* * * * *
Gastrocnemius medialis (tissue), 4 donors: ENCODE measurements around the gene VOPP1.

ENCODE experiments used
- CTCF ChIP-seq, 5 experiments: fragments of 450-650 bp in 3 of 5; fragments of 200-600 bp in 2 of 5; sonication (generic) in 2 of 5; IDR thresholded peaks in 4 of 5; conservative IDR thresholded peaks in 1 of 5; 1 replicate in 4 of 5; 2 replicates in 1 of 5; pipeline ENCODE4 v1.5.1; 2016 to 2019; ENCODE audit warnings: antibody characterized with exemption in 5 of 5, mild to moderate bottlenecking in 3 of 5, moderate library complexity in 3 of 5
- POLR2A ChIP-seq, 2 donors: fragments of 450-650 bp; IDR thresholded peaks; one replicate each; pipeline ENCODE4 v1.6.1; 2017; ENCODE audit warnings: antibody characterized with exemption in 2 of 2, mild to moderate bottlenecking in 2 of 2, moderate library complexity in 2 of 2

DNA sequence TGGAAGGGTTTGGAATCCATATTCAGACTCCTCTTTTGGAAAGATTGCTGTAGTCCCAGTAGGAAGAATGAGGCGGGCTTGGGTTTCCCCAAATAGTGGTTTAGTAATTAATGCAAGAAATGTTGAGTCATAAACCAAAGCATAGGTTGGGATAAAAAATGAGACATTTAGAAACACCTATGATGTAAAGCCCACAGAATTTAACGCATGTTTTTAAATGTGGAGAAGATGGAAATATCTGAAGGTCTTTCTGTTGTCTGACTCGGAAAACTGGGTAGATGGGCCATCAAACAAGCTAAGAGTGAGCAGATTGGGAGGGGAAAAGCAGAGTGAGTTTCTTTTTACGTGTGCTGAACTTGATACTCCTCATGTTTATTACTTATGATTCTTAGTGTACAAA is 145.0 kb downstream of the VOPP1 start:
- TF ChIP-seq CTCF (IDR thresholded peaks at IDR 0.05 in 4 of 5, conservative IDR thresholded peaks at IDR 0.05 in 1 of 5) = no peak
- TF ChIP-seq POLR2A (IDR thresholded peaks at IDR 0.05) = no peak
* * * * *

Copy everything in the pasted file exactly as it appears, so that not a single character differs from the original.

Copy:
Gastrocnemius medialis (tissue), 4 donors: ENCODE measurements around the gene VOPP1.

ENCODE experiments used
- CTCF ChIP-seq, 5 experiments: fragments of 450-650 bp in 3 of 5; fragments of 200-600 bp in 2 of 5; sonication (generic) in 2 of 5; IDR thresholded peaks in 4 of 5; conservative IDR thresholded peaks in 1 of 5; 1 replicate in 4 of 5; 2 replicates in 1 of 5; pipeline ENCODE4 v1.5.1; 2016 to 2019; ENCODE audit warnings: antibody characterized with exemption in 5 of 5, mild to moderate bottlenecking in 3 of 5, moderate library complexity in 3 of 5
- POLR2A ChIP-seq, 2 donors: fragments of 450-650 bp; IDR thresholded peaks; one replicate each; pipeline ENCODE4 v1.6.1; 2017; ENCODE audit warnings: antibody characterized with exemption in 2 of 2, mild to moderate bottlenecking in 2 of 2, moderate library complexity in 2 of 2

DNA sequence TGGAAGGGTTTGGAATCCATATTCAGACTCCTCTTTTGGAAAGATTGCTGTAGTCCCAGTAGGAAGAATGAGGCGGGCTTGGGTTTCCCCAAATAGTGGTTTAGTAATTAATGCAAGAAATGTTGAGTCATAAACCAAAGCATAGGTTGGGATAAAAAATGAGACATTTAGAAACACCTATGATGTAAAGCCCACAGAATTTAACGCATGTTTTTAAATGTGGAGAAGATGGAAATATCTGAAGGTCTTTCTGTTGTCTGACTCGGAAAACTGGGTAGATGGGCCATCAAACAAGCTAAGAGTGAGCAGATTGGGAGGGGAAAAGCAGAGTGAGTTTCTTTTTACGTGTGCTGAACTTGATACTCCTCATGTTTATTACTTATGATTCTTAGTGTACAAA is 145.0 kb downstream of the VOPP1 start:
- TF ChIP-seq CTCF (IDR thresholded peaks at IDR 0.05 in 4 of 5, conservative IDR thresholded peaks at IDR 0.05 in 1 of 5) = no peak
- TF ChIP-seq POLR2A (IDR thresholded peaks at IDR 0.05) = no peak